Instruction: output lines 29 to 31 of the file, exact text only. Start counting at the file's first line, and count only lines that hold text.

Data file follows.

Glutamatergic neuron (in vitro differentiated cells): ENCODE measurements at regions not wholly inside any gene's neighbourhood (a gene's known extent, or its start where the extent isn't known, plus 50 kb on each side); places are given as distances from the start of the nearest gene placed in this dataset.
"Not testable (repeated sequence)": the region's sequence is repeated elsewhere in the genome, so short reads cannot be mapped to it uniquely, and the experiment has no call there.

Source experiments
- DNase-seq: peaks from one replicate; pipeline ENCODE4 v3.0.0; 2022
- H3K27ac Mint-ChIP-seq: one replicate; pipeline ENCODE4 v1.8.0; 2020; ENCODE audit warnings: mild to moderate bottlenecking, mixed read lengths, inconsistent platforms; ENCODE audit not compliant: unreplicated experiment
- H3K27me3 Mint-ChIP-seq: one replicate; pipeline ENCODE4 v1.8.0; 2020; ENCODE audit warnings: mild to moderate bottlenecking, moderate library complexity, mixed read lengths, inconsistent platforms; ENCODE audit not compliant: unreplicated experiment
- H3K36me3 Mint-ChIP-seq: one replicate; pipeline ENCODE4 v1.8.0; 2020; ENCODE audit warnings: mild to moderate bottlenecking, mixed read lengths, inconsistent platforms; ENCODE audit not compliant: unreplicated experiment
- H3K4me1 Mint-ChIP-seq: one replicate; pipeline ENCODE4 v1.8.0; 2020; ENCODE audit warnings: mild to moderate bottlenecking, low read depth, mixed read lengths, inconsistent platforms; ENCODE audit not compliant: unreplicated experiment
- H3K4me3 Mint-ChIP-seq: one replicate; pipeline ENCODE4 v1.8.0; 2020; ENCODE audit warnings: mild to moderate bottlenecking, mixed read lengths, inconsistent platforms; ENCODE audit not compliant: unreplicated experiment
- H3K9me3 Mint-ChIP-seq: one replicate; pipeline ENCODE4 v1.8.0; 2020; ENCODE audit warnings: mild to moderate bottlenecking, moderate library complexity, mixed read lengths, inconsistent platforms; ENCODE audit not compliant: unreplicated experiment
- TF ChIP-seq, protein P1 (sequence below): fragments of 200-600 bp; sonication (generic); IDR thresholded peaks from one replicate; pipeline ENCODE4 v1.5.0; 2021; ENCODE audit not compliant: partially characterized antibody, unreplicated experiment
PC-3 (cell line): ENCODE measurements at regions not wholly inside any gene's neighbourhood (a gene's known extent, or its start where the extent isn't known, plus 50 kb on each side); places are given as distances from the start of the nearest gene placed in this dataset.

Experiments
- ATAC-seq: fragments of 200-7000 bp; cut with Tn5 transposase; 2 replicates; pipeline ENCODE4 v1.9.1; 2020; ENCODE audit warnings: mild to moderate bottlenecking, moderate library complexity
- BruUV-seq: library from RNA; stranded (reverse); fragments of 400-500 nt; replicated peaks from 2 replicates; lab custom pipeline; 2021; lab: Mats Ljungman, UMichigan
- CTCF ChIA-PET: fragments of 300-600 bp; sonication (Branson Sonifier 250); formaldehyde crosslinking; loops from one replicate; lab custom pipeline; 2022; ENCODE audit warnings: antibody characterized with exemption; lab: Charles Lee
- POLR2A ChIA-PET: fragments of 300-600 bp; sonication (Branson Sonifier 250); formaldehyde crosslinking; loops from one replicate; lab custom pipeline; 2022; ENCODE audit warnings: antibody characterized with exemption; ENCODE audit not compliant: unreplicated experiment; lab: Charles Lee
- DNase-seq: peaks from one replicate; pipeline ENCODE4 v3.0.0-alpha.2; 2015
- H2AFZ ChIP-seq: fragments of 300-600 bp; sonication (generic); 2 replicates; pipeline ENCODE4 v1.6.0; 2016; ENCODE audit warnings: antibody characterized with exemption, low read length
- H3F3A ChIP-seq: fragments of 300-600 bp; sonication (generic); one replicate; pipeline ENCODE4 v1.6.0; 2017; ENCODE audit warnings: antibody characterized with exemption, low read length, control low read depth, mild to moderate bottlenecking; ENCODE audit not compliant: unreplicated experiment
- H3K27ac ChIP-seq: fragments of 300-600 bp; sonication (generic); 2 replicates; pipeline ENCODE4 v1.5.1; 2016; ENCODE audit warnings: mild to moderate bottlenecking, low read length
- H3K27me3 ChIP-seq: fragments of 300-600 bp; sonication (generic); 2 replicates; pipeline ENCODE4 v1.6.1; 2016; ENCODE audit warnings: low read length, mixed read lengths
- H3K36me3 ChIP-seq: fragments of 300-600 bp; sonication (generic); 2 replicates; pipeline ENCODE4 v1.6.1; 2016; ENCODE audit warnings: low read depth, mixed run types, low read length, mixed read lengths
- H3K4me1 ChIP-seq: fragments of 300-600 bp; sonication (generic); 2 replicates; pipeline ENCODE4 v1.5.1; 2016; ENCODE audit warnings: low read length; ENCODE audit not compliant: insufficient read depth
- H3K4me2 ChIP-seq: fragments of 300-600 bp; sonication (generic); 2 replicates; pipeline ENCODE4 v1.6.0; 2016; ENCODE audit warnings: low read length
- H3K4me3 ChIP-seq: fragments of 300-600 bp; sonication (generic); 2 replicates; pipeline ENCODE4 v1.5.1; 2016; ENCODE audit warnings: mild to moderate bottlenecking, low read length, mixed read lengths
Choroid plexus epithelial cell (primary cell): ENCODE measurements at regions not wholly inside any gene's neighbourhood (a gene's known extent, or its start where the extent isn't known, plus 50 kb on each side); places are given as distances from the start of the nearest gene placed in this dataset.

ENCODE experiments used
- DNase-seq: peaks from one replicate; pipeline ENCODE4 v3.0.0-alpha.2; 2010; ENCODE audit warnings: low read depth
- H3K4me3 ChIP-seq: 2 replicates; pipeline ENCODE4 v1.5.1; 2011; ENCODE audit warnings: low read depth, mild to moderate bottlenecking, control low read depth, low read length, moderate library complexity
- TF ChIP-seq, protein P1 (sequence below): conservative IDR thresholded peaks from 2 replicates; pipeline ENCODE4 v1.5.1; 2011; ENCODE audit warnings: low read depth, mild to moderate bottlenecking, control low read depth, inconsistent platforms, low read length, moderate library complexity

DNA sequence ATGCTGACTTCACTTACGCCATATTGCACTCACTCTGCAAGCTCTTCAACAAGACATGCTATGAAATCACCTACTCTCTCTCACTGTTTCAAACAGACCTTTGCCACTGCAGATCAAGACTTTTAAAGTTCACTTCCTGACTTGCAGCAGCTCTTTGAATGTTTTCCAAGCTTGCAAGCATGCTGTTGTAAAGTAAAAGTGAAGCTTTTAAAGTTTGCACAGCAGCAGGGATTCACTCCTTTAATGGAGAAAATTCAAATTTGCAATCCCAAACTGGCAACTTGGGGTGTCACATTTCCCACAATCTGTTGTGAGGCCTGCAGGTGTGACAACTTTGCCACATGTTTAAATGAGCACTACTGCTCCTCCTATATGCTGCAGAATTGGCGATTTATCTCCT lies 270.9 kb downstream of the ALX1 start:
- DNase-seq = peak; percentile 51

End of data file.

- DNase-seq: peaks from one replicate; pipeline ENCODE4 v3.0.0-alpha.2; 2010; ENCODE audit warnings: low read depth
- H3K4me3 ChIP-seq: 2 replicates; pipeline ENCODE4 v1.5.1; 2011; ENCODE audit warnings: low read depth, mild to moderate bottlenecking, control low read depth, low read length, moderate library complexity
- TF ChIP-seq, protein P1 (sequence below): conservative IDR thresholded peaks from 2 replicates; pipeline ENCODE4 v1.5.1; 2011; ENCODE audit warnings: low read depth, mild to moderate bottlenecking, control low read depth, inconsistent platforms, low read length, moderate library complexity